I gave a presentation today to one of our large customers. It was a whirlwind tour of how we do testing, both automated and manual, at Rally. One of the points I mentioned that got a fair bit of attention was the treatment of feature toggles as testing phase. In that presentation, I gratuitously included links to posts on the engineering blog. A curious observer asked whether we have any posts related to feature toggles. To the best of my knowledge, we don’t. Let’s rectify that.
For those of you who are reading who were also in my presentation today, I’m sorry. There’s going to be some repetition here between what I said and what’s here. Hopefully you’ll still learn something. I promise I’ll blog some more about it if you ask questions in the comments that require more detail.
First, what is a feature toggle? The basic idea of a feature toggle is that it allows you to turn code on or off for some subset of the people who use your software.
Let me be very clear in saying that feature toggle is NOT a term or concept that we invented. Martin Fowler and Jay Fields are notable bloggers who’ve written about them before. Other companies call them other things. Very recently, the gmail team blogged about them, calling them “conditional features”.
Next, lets talk about why or when you’d use feature toggles. These reasons are in the order that they popped into my head. That does not mean they are in order of importance.
#1 => Less branching
Feature toggles allow you to write code that’s in your production codebase for a long time before users ever access it. This is important because it saves you from merge hell. Long running feature branches are the enemy of continuous integration.
#2 => Phased rollout
A good feature toggle implementation allows you to roll code out to progressively larger groups of users. At Rally, we have three levels at which we can toggle on features: for individual users, for whole subscriptions, or globally. For clarification, a subscription in Rally vernacular is all of the users for a particular customer. We have our own subscription, just like any customer. We dogfood our app, so we have our own subscription in the product, and that’s usually the first subscription that gets toggled on.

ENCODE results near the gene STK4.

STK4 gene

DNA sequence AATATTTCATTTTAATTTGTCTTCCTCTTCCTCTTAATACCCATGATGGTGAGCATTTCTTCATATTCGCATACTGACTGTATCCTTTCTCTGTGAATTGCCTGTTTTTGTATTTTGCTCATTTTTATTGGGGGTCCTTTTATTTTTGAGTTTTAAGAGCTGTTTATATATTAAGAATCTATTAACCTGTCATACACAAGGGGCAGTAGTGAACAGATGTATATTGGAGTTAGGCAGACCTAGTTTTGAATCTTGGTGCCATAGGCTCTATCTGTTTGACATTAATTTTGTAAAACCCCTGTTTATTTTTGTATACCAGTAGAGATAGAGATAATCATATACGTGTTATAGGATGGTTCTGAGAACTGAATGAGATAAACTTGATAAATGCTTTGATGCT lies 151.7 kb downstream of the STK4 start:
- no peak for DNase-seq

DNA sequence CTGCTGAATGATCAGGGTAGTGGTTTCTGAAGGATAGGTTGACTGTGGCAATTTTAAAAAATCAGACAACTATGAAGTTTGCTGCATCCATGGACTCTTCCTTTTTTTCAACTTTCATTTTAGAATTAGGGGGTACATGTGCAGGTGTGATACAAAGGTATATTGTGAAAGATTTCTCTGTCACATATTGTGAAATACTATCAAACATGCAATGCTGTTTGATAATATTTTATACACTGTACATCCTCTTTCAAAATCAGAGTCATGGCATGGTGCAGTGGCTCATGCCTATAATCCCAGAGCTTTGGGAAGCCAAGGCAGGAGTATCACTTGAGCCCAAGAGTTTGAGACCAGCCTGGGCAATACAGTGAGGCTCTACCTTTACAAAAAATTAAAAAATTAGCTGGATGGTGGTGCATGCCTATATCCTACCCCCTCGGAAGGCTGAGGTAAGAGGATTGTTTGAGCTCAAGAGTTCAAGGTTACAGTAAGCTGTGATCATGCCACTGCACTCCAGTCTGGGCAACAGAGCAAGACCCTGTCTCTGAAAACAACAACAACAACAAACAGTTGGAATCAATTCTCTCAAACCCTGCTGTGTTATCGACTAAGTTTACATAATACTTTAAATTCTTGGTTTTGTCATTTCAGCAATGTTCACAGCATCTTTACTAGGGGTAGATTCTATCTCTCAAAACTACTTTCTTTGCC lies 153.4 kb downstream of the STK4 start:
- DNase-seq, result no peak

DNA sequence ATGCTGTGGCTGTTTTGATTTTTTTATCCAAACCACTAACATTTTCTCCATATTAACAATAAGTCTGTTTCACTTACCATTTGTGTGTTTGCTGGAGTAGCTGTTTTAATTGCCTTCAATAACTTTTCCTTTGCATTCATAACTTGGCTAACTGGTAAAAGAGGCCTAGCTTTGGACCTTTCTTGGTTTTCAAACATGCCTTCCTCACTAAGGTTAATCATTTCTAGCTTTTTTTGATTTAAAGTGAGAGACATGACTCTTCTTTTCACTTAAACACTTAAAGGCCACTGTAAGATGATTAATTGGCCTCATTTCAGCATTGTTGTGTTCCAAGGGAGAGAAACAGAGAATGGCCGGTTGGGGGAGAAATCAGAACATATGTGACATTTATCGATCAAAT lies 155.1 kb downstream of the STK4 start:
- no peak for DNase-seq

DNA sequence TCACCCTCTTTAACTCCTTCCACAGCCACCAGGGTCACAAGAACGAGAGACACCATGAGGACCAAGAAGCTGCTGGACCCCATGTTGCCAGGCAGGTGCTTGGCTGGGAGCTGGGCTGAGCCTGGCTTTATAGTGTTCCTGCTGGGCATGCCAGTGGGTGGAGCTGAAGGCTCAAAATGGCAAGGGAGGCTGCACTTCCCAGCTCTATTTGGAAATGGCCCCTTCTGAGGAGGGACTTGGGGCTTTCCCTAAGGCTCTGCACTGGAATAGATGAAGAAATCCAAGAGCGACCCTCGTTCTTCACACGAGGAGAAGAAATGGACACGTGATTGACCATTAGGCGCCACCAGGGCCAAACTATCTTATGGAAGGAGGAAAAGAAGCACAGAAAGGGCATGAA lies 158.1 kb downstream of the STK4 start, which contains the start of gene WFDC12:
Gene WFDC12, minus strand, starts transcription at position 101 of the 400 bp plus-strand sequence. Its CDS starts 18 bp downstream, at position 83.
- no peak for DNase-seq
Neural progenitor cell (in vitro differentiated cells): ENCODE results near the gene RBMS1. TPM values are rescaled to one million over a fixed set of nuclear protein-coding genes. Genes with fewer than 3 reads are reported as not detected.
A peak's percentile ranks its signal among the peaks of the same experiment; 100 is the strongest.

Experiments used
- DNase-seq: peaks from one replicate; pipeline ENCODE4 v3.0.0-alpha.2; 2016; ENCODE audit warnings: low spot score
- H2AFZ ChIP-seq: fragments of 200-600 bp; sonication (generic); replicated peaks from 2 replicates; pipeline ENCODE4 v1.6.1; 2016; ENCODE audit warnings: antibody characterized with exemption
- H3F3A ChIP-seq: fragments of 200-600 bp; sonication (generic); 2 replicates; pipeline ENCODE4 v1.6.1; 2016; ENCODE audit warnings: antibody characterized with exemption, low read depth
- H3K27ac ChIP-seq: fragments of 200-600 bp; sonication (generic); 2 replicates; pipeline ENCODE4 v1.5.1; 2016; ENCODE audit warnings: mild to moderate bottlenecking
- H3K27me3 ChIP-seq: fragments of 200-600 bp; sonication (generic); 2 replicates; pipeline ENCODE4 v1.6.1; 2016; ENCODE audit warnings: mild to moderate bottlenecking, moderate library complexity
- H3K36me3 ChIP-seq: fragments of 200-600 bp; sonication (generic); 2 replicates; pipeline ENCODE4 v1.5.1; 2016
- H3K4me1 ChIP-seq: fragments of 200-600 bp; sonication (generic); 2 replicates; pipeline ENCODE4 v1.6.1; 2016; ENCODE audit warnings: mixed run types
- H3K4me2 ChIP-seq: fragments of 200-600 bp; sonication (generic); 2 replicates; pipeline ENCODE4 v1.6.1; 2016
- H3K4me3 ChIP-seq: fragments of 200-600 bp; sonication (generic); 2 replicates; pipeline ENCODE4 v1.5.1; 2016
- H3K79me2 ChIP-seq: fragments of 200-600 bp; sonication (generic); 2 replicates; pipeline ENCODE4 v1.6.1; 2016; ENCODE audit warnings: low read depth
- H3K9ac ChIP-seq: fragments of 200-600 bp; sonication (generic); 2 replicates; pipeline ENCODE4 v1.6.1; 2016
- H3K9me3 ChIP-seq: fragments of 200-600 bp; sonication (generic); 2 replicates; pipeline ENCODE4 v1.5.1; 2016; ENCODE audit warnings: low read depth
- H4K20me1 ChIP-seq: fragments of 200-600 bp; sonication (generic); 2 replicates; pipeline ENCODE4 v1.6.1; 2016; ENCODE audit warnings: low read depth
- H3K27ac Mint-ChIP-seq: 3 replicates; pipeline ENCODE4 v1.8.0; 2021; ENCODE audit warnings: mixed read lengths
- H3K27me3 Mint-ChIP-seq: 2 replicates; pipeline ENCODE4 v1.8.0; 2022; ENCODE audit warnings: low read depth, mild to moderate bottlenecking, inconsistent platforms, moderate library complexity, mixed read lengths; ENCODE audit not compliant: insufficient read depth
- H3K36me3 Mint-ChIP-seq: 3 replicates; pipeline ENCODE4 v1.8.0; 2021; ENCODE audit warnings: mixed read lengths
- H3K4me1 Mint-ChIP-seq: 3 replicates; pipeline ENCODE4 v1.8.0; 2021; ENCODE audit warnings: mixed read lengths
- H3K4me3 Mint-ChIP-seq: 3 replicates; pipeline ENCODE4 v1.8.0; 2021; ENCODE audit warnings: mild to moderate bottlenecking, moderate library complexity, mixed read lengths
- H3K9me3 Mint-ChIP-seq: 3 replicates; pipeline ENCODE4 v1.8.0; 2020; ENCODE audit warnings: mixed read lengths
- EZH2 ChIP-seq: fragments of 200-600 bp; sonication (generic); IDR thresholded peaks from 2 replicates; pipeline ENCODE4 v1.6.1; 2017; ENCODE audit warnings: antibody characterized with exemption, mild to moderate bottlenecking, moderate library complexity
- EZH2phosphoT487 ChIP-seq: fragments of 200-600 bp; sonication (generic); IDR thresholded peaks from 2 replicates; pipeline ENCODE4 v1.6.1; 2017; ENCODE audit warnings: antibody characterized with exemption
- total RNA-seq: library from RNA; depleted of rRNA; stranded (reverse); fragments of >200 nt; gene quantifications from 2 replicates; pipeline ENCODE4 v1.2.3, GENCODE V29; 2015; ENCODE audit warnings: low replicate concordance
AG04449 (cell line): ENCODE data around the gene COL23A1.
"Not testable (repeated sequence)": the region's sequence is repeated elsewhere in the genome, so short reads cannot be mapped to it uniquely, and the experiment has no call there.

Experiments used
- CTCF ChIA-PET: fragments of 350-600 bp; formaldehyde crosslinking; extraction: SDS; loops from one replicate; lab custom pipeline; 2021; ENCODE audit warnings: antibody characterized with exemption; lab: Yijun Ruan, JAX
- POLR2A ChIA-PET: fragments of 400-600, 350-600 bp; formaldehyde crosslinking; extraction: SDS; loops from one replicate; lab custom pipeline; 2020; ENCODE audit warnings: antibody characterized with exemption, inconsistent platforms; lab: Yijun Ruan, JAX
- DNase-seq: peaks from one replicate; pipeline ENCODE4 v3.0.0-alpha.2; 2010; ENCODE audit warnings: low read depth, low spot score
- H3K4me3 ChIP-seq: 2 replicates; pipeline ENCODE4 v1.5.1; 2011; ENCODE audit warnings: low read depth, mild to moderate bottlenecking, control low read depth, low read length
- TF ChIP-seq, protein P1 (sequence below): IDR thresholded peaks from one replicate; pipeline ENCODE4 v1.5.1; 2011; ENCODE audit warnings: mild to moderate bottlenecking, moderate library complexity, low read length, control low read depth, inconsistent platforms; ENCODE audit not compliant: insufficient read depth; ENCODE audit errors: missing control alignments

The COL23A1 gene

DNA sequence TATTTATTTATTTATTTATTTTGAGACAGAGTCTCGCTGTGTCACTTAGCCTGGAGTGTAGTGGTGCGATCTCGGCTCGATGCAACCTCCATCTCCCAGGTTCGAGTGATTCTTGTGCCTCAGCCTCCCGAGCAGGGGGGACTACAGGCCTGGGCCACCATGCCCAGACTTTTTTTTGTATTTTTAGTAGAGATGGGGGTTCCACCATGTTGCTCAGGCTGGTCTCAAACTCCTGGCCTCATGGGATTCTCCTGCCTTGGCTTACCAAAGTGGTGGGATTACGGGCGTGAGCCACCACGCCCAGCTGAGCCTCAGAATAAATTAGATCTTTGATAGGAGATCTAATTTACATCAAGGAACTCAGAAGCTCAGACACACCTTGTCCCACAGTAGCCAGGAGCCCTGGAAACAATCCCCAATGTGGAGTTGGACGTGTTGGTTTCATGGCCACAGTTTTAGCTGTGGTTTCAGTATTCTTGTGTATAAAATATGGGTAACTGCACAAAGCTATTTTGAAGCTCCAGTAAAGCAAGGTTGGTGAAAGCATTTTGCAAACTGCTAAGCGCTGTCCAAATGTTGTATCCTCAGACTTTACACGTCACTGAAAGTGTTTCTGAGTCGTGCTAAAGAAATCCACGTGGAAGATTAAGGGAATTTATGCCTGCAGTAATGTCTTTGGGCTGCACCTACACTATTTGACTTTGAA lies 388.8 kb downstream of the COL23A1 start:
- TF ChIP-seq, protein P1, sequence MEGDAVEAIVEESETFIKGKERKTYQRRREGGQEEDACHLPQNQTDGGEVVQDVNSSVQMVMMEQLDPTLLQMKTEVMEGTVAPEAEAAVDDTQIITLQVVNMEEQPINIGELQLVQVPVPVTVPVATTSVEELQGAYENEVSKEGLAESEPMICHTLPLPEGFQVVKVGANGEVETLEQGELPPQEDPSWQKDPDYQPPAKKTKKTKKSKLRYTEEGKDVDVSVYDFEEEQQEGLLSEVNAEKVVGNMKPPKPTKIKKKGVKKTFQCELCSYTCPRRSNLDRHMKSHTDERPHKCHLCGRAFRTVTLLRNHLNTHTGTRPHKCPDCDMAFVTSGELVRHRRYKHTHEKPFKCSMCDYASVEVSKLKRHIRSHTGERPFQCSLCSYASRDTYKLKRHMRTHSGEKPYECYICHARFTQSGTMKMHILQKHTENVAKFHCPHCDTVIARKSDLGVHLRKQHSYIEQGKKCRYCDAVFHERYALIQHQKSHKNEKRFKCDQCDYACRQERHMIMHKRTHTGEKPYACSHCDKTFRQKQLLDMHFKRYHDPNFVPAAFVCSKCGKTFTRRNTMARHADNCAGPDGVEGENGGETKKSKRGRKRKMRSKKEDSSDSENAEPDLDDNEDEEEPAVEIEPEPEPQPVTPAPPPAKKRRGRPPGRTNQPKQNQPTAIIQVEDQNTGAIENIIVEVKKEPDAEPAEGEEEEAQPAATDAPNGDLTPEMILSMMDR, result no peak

#3 => Safe to fail
The reason I equated toggles to testing in my presentation is that toggles allow you to turn stuff off without releasing code to do it. Despite the best efforts of automated and manual testing, defects find their way into production systems. By turning on a feature for all users who work at Rally in advance of turning it on for others, we turn everyone here into an additional manual testers. Turning a feature off after we turn it on isn’t a common practice, but feature toggles provide us that safety net.
This post is not comprehensive. It’s intended as something to prime the pump for more thorough discussion of toggles. I’ve got some thoughts on where this series of posts could go, but I’d really love some feedback. If any of the following topics are more interesting than another, please let me know in the comments. Also, feel free to suggest a new direction for the series.
- Feature toggles require some level of branching in code. Why is that better than branching in source control?
- There are testing hurdles for toggles. Specifically global toggles can be hard to test, but some toggles have to be global. Why is that and how do you fight it? Also, having many toggles can present a combinatorial explosion of testing scenarios.
- How do you implement a toggle? Where in your code should you check a toggle?
- Once the code behind the toggle is fully rolled out, what do you do with the toggled and the old code?
- Who toggles features on? The end user or some admin?
- I’m developing a new application and really need to get it out the door, do I need to do this first? When do I know I need to start doing this?
- How do you test that the toggles themselves don’t introduce problems by not behaving as expected and correctly turning off the code? Have you ever had a case where a toggle logic failed and it exposed code that shouldn’t have been exposed?
- How, specifically, have you implemented the ability to toggle in your own code?
- Your topic could go here…